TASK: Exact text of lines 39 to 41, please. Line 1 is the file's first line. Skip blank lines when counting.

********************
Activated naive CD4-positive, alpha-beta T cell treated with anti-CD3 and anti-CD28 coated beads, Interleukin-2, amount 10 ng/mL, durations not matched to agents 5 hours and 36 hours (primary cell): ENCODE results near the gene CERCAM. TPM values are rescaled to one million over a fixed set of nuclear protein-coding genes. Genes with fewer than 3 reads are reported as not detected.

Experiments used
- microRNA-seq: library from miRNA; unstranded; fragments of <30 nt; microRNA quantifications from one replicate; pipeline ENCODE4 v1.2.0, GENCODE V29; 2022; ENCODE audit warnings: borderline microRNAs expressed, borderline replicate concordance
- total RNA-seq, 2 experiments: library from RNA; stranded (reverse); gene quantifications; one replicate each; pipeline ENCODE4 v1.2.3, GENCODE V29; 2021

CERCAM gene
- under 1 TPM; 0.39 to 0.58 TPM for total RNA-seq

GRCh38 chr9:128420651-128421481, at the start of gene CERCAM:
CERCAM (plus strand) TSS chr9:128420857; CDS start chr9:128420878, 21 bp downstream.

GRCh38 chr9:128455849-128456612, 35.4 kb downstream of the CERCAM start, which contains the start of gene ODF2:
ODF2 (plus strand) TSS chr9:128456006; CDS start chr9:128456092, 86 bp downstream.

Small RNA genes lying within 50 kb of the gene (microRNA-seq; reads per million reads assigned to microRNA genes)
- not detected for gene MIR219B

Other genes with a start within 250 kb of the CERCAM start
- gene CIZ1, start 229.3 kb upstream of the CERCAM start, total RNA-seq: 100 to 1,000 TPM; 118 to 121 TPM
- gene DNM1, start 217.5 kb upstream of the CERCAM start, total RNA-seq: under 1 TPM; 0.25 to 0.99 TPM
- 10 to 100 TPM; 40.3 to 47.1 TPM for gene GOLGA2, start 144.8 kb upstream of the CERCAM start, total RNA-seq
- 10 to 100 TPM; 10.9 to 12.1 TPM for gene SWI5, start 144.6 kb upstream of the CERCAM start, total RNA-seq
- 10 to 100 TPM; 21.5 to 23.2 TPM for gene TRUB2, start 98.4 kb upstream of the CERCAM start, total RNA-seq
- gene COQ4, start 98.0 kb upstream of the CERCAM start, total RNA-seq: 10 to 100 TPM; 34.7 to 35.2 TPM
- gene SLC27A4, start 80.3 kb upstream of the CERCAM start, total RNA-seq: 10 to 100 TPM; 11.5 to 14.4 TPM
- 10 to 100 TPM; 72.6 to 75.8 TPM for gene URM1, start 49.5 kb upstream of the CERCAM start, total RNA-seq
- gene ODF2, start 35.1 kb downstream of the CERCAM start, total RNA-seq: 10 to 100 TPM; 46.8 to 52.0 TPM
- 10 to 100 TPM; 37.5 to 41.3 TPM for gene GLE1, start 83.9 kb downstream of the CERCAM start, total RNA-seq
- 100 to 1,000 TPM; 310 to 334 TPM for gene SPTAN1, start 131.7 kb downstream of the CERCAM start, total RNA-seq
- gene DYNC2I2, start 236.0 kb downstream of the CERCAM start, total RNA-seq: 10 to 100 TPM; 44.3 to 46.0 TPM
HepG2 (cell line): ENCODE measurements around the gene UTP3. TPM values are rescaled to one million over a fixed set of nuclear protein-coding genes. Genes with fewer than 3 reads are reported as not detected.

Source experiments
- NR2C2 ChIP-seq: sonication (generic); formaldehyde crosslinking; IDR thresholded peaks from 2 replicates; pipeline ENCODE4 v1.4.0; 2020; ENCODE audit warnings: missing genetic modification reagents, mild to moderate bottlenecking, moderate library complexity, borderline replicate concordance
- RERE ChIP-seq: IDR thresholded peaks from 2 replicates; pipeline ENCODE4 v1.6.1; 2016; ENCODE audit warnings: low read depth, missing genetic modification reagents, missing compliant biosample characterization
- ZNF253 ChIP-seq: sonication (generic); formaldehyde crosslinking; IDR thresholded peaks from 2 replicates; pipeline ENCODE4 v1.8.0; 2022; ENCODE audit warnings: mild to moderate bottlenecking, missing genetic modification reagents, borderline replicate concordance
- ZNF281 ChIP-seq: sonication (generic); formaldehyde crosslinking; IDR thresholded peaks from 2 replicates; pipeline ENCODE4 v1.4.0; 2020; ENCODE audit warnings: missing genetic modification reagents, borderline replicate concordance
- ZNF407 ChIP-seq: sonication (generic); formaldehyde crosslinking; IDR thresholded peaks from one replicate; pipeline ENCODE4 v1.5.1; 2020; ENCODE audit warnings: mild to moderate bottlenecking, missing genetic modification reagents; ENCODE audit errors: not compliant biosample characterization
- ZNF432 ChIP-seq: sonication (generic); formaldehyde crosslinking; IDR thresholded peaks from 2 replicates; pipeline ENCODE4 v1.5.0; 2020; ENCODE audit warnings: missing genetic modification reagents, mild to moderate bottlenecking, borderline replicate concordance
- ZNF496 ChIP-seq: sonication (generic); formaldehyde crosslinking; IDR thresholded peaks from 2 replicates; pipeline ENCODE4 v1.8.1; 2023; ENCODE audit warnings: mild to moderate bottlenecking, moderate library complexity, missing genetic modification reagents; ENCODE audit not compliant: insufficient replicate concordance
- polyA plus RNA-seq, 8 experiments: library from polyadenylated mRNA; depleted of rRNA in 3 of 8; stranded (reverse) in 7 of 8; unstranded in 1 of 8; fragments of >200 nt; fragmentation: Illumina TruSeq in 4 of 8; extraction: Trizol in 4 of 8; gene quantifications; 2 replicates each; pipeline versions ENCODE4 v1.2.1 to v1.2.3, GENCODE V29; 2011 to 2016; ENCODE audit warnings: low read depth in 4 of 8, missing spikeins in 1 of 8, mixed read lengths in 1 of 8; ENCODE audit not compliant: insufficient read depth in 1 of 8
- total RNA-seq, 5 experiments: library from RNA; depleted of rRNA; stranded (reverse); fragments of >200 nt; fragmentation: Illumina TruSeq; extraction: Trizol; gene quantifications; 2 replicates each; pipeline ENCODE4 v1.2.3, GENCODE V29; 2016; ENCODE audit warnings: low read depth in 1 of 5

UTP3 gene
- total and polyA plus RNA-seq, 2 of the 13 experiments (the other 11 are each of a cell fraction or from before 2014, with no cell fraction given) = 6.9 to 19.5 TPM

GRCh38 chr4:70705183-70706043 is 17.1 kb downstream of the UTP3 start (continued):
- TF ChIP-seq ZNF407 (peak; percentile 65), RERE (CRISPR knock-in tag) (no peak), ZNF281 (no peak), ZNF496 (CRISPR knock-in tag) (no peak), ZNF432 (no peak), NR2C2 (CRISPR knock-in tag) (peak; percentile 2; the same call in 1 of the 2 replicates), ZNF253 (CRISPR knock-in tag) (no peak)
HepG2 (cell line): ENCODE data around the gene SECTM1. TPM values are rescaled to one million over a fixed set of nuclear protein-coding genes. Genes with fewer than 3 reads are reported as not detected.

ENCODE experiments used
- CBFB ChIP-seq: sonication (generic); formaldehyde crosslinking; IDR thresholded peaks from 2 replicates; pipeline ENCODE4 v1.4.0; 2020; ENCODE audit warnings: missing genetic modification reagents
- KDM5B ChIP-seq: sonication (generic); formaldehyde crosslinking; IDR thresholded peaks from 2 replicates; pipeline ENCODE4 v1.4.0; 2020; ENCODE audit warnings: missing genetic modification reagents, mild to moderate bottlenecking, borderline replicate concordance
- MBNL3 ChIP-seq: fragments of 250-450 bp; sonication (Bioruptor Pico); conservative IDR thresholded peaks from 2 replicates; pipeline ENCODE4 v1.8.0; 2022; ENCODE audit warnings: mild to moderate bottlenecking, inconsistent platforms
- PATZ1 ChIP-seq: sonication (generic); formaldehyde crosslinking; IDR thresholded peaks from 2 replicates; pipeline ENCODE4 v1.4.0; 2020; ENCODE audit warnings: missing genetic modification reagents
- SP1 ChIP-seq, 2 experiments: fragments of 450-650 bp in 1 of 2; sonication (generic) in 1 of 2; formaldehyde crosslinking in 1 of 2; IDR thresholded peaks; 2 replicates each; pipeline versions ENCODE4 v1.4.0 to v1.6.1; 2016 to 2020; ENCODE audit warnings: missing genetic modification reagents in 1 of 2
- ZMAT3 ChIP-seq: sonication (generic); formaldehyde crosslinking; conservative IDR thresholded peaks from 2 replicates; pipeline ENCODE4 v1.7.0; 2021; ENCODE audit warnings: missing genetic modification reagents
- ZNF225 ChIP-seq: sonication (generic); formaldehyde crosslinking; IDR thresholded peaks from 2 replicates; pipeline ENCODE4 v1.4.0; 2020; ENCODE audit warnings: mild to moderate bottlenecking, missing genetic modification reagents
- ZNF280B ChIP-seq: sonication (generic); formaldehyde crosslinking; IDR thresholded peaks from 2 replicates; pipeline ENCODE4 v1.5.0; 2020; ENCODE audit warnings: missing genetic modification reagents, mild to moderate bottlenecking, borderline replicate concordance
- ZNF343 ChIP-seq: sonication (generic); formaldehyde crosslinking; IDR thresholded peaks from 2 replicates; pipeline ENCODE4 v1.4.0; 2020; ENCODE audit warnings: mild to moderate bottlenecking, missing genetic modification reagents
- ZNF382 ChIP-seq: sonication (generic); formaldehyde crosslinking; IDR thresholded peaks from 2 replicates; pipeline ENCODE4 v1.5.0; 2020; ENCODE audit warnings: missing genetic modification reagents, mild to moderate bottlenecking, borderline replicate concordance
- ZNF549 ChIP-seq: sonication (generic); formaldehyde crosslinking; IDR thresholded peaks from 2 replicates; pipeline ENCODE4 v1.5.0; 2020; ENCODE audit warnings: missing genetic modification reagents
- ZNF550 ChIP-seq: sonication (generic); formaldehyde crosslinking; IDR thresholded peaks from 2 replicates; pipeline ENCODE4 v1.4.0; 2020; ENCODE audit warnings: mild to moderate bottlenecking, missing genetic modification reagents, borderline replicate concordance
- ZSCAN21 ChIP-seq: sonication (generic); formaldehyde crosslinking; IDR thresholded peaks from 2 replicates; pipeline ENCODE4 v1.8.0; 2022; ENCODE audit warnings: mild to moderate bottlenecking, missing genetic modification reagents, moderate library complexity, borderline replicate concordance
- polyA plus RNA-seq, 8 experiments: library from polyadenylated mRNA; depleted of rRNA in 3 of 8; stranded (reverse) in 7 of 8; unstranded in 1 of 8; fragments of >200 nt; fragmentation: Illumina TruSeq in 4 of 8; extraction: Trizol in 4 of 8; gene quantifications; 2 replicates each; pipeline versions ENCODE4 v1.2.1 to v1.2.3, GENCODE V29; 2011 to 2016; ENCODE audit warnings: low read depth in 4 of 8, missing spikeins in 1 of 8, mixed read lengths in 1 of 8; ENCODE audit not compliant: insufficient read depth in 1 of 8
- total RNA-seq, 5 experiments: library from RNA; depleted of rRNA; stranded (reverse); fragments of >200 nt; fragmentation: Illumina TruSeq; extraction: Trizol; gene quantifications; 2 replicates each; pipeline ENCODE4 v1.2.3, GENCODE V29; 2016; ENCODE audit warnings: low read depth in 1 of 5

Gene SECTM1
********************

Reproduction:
GRCh38 chr4:70705183-70706043 is 17.1 kb downstream of the UTP3 start (continued):
- TF ChIP-seq ZNF407 (peak; percentile 65), RERE (CRISPR knock-in tag) (no peak), ZNF281 (no peak), ZNF496 (CRISPR knock-in tag) (no peak), ZNF432 (no peak), NR2C2 (CRISPR knock-in tag) (peak; percentile 2; the same call in 1 of the 2 replicates), ZNF253 (CRISPR knock-in tag) (no peak)
HepG2 (cell line): ENCODE data around the gene SECTM1. TPM values are rescaled to one million over a fixed set of nuclear protein-coding genes. Genes with fewer than 3 reads are reported as not detected.